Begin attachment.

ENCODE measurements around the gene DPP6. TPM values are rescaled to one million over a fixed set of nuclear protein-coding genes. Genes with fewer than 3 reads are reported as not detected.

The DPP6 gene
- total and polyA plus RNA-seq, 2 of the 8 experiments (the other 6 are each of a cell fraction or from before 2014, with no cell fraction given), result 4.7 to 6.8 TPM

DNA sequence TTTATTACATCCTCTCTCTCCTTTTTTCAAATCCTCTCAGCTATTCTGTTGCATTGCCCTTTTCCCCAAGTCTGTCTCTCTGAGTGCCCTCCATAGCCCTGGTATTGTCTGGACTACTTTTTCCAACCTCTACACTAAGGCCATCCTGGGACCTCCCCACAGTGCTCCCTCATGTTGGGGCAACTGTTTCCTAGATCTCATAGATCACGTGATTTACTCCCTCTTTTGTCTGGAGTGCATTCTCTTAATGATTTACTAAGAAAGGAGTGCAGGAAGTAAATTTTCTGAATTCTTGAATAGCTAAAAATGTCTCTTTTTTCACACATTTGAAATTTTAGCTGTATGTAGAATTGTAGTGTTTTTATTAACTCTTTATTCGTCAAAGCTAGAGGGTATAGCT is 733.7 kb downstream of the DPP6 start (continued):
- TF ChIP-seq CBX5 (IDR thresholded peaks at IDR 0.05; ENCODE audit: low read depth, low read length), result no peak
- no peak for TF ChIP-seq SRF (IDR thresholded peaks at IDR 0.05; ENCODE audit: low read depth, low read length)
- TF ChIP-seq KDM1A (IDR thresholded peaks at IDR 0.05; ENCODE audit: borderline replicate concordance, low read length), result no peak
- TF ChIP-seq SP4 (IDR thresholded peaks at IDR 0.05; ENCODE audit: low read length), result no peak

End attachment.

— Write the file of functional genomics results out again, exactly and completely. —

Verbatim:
ENCODE measurements around the gene DPP6. TPM values are rescaled to one million over a fixed set of nuclear protein-coding genes. Genes with fewer than 3 reads are reported as not detected.

The DPP6 gene
- total and polyA plus RNA-seq, 2 of the 8 experiments (the other 6 are each of a cell fraction or from before 2014, with no cell fraction given), result 4.7 to 6.8 TPM

DNA sequence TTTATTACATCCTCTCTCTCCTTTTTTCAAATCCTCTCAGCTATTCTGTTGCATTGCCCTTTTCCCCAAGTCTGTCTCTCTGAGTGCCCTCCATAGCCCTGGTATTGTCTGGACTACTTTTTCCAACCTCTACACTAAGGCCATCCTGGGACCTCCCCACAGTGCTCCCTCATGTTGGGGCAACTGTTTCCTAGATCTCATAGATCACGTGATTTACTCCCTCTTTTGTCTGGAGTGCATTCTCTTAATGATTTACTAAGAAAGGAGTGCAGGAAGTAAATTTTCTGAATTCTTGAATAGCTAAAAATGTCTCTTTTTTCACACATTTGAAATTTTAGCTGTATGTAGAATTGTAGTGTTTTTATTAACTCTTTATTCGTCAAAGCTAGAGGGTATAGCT is 733.7 kb downstream of the DPP6 start (continued):
- TF ChIP-seq CBX5 (IDR thresholded peaks at IDR 0.05; ENCODE audit: low read depth, low read length), result no peak
- no peak for TF ChIP-seq SRF (IDR thresholded peaks at IDR 0.05; ENCODE audit: low read depth, low read length)
- TF ChIP-seq KDM1A (IDR thresholded peaks at IDR 0.05; ENCODE audit: borderline replicate concordance, low read length), result no peak
- TF ChIP-seq SP4 (IDR thresholded peaks at IDR 0.05; ENCODE audit: low read length), result no peak